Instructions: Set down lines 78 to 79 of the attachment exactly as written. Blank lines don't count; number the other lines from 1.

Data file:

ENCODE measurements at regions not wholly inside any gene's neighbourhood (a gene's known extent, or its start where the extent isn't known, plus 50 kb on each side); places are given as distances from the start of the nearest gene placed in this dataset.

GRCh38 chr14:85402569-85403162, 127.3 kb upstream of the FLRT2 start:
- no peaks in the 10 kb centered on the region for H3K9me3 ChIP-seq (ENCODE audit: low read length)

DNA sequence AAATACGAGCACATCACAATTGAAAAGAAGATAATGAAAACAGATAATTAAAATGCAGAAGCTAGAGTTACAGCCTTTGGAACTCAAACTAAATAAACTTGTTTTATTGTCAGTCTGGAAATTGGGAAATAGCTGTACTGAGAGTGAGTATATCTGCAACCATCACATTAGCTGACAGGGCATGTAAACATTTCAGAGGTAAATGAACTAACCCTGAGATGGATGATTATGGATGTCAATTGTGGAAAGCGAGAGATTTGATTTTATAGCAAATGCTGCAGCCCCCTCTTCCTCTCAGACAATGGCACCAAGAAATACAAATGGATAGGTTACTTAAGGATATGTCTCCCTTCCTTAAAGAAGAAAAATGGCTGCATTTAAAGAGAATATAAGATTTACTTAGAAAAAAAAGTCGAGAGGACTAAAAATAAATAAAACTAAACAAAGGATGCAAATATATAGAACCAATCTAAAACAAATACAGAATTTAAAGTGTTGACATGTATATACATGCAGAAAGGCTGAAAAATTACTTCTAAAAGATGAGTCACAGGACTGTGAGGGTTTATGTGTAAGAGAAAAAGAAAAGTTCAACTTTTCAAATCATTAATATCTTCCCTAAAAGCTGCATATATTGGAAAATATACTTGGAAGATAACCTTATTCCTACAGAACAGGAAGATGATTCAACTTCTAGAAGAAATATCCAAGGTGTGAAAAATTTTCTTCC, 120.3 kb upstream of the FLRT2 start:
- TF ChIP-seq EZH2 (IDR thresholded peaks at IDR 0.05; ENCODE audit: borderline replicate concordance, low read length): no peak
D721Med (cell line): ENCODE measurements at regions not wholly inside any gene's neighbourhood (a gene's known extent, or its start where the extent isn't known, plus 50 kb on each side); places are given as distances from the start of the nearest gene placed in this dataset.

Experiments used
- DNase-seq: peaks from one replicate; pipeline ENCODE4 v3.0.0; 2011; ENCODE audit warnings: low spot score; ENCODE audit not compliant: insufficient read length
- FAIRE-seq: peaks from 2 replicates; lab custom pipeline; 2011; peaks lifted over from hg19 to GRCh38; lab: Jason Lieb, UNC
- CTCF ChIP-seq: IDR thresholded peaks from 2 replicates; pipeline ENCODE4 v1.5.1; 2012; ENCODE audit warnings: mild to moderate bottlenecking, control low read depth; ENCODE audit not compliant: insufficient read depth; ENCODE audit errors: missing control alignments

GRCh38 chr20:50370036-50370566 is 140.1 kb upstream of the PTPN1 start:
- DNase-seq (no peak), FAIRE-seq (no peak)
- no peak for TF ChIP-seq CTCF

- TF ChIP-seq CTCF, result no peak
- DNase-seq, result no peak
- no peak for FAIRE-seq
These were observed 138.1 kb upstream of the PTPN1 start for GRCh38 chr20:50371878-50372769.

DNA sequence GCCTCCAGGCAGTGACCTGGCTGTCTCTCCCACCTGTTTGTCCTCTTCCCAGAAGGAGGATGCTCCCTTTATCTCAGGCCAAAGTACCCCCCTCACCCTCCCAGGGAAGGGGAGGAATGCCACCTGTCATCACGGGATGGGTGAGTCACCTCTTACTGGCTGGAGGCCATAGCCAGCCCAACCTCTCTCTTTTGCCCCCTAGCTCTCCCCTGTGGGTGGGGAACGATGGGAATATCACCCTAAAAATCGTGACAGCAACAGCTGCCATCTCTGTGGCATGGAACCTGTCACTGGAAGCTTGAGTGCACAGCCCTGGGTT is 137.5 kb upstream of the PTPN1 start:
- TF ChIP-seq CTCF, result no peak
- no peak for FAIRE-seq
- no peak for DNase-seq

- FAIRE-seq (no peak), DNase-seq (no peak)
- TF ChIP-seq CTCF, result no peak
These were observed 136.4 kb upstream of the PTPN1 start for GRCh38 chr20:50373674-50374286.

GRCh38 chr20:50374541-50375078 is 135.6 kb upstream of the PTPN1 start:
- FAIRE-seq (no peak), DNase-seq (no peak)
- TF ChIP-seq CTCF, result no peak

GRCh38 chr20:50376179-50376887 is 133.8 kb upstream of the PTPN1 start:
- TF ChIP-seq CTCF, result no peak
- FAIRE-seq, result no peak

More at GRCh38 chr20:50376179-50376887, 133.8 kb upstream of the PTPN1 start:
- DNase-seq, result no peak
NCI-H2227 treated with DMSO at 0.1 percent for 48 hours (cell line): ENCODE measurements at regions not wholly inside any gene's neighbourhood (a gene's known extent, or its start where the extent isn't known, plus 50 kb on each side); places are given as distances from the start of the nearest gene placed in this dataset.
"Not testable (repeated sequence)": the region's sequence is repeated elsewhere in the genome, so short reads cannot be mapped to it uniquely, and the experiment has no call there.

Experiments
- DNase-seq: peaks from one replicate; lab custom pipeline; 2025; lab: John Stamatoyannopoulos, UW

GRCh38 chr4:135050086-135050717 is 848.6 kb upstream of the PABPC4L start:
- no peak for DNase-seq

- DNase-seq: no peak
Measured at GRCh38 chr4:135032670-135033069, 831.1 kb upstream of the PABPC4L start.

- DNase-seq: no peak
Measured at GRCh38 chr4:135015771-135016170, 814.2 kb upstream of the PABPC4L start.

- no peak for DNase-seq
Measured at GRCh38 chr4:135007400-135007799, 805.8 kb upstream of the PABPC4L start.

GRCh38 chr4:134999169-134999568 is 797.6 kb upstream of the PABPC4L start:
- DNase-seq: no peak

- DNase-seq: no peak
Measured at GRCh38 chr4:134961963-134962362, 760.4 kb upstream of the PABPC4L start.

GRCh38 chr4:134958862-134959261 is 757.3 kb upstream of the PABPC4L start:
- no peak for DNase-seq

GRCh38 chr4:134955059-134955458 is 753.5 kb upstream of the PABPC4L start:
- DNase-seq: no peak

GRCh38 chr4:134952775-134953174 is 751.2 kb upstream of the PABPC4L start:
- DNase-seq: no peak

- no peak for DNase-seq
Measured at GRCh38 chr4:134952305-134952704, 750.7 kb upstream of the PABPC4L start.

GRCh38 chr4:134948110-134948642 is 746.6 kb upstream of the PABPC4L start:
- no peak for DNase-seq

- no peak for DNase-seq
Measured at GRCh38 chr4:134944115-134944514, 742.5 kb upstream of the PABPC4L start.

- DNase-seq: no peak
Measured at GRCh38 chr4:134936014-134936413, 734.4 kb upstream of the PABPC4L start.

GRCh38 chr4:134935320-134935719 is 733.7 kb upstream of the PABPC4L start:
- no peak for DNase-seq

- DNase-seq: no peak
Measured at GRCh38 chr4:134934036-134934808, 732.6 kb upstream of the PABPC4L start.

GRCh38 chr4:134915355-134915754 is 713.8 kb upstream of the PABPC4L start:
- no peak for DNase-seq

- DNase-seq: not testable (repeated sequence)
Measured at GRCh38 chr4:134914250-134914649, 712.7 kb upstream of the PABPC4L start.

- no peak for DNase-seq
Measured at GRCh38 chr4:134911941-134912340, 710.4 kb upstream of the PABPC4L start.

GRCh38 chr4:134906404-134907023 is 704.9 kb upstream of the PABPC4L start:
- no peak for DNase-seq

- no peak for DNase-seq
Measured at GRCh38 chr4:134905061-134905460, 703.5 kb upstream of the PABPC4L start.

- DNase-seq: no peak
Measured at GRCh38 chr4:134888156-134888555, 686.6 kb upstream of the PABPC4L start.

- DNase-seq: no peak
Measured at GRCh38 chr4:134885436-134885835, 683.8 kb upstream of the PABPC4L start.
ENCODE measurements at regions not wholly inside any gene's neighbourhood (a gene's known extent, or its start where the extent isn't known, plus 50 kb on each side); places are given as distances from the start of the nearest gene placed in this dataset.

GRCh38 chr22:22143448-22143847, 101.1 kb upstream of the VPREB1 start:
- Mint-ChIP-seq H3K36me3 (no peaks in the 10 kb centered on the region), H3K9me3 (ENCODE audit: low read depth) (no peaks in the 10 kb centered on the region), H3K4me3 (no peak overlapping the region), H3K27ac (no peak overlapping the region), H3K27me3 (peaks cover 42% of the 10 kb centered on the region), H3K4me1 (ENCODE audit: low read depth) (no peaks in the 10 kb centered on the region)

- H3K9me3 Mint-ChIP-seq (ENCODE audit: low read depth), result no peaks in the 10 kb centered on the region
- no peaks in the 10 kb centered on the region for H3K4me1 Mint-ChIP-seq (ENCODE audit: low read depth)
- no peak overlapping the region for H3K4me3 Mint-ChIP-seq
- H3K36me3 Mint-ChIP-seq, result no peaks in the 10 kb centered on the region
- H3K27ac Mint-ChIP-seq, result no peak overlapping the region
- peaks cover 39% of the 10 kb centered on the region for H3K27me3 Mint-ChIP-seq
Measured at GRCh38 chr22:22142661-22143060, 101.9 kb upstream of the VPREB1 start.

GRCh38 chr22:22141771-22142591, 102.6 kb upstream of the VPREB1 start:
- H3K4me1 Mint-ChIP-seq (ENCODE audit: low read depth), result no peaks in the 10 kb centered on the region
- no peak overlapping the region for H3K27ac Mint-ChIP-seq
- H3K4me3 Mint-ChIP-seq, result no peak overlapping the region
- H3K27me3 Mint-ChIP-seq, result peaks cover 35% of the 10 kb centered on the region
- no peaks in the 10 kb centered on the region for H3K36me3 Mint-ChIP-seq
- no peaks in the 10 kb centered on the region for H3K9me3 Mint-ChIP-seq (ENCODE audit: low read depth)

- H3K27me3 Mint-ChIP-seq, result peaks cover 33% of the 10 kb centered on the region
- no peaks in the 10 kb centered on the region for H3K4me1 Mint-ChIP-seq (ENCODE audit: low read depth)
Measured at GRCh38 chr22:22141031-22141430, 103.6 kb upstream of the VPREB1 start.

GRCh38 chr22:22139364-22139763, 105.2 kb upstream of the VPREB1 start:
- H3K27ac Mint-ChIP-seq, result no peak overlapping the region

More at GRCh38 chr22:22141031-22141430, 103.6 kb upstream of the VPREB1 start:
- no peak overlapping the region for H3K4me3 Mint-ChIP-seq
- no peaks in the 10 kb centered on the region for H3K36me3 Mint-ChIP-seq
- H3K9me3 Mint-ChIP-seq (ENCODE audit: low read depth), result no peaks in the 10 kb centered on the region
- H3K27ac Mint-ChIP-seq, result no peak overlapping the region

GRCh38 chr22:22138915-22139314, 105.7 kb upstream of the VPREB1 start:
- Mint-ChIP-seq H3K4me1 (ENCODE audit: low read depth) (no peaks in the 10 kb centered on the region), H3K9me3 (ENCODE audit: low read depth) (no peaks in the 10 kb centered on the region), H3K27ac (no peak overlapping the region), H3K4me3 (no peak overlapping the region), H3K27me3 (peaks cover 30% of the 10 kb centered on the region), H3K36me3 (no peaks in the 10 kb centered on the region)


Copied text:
Measured at GRCh38 chr4:134888156-134888555, 686.6 kb upstream of the PABPC4L start.

- DNase-seq: no peak